Rural Missouri Magazine

There are no strangers at Evans Cafe

by Jim McCarty

Cindy Walsh takes an order from Don and Edna Littrell of Wheeling, two of the many regulars at Evans Cafe in Meadville. Edna says all the meals at this north Missouri diner are served “with a lot of love.”

When a tornado took the roof off of Evans Cafe last summer patrons of the Meadville restaurant worried that it might close. “One man woke up in the middle of the night because he thought, ‘What if Evans doesn’t reopen,’” says Edna Litrell of Wheeling. “Another woman said, ‘Where will I get my hugs?’”

More than just a great place to eat, Evans Cafe is a social center for the regulars like Edna and her husband, Bob, who gather there for lunch. Anyone else might enter as a stranger, but they will leave as friends.

A day at Evans Cafe, which is served by Farmers’ Electric Cooperative, begins at 7 a.m. when owner Marylyn Evans and her sister, Cindy, arrive. By 8:30 the rest of the “girls,” as Marylyn calls the group of three good friends who help with the cooking, shows up and the little 1930s diner hums like a beehive.

Evans Cafe

Specialties: Country cooking. Daily specials include roast beef, pork chops, lasagna, spaghetti and, on Fridays, fried chicken. Meals served with homemade rolls. Other specialties include a huge selection of fresh pies, made-from-scratch onion rings and hand-breaded tenderloins.

Price: Daily specials are $5 plus tax, drink included. Menu items vary.

Hours: Open for lunch only from 10:30 a.m. to 2 p.m. Tuesday through Friday.

Credit cards: Not accepted. Cash only.

Directions: Take Highway 36 to the Meadville junction with Route W and Highway 139 North. The cafe is on the south side of Highway 36.
Mapquest Map

Contact: (660) 938-4563.

Evans Cafe is a no-smoking restaurant.

Like an orchestra where each part contributes to the whole, the workers pull pies from the oven, slice pieces for individual servings, mash many pounds of real potatoes, bake the rolls, whip up the daily specials and have it all ready when the first customers walk through the door at 10:30 a.m.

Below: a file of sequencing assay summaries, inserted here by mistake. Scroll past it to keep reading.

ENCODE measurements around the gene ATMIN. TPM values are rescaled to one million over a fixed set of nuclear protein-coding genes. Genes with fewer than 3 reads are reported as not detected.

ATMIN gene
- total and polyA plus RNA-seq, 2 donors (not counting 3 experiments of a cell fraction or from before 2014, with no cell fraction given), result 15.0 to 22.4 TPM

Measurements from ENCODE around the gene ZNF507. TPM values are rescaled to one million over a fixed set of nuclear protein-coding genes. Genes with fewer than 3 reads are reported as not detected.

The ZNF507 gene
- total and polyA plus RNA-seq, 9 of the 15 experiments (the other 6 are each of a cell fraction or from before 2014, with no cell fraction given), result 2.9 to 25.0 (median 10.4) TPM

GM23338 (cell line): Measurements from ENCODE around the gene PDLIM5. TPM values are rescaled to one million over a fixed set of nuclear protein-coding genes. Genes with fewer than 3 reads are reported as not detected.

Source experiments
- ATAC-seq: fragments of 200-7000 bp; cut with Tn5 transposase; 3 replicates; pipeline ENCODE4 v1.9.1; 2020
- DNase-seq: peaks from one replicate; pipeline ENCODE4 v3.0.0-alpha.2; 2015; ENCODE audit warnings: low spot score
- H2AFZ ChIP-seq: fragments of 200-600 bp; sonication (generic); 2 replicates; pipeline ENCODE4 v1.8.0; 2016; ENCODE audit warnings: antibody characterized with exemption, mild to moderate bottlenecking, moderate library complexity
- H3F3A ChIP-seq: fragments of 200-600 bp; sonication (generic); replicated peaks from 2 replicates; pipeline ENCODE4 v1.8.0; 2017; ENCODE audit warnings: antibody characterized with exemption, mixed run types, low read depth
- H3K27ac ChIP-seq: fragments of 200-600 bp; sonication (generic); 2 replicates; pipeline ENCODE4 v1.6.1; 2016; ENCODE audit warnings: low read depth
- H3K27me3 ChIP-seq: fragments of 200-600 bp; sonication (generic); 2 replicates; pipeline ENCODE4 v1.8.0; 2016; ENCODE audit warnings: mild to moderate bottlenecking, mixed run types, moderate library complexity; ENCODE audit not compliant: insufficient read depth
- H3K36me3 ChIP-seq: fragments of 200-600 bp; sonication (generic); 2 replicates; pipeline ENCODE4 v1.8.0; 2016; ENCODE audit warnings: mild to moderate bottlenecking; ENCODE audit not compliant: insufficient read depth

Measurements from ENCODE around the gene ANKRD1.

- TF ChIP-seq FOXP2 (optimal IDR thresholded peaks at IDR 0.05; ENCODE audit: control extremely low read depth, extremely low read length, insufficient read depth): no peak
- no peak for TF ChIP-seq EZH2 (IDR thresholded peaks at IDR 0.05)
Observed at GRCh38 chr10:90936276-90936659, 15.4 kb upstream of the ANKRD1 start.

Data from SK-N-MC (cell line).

So efficient is the staff in the little kitchen that when Marylyn leans against the wall for a quick rest, a cup of coffee is already waiting for her.

As the first guests arrive they are greeted by name, and Marylyn disengages herself from the hubbub in the kitchen to give each guest a hug. “Everyone gets a hug, if they want one,” says Marylyn with a smile. Some ask for two.

“Very rarely do we have a crabby person in here,” she says. “If we do we try to work them over. We have the best customers. They are fun and interesting.”

Evans Cafe could be called “north Missouri’s Cheers.” The cafe, located on the south side of Highway 36 at the Meadville junction, was built in 1933 as a roadside garage and cafe.

Marylyn and her husband, David, bought the historic building six years ago. While Marylyn put her efforts into the cafe, David runs an alternator and starter repair shop next door.

“Everyone knows everyone here,” Marylyn says. “Everyone is concerned about everyone’s health. This is a real personal place.”

Marylyn Evans serves up old-fashioned country cooking at her Evans Cafe near Meadville.

While there are one or two tables that seat two people, most are set up for groups. “The cafe has no booths, only tables and chairs,” says Don Dupy, a regular here.

“Some of the tables are the large communal type that seat as many as 10 people. If you choose to sit at one of these large tables, be prepared for someone you may not know to come and sit next to you. It won’t be long before you know each other’s pedigree.”

He warns that many of the regulars come armed with pictures of their grandchildren, and the only defense is to have some of your own.

Even if the food wasn’t good those who frequent Evans Cafe would most likely gather here on the four days a week it’s open for lunch. But the fact is, the food is excellent.

Regular customers have made Evans Cafe the "Cheers" of northwest Missouri.

Country cooking is the place’s specialty, meaning roast beef so tender it falls apart on its own, turkey and noodles, creamy mashed potatoes with lots of gravy, light dinner rolls made on the premises, and just about every kind of pie you could want.

Every day a dry erase board is lettered with the daily special, which might be spaghetti, lasagna or pork chops served with a choice of cole slaw or apple salad. On Fridays the place fills to capacity for the fried chicken.

For those who want to order off the menu, the cafe offers hand-breaded tenderloin sandwiches and hand-battered onion rings. In the winter months they serve soups and stews.

“I’ve never had a bad thing to eat here,” says Dee Johnson of Brookfield. “Everyone from our town comes here. There isn’t any other place like this left.”

Adds Edna, “A lot of love is served with the food.”

Rural Missouri | June 2020 Issue

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Association of Missouri Electric Cooperatives

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2722 E. McCarty Street
P.O. Box 1645 • Jefferson City, Mo. 65102

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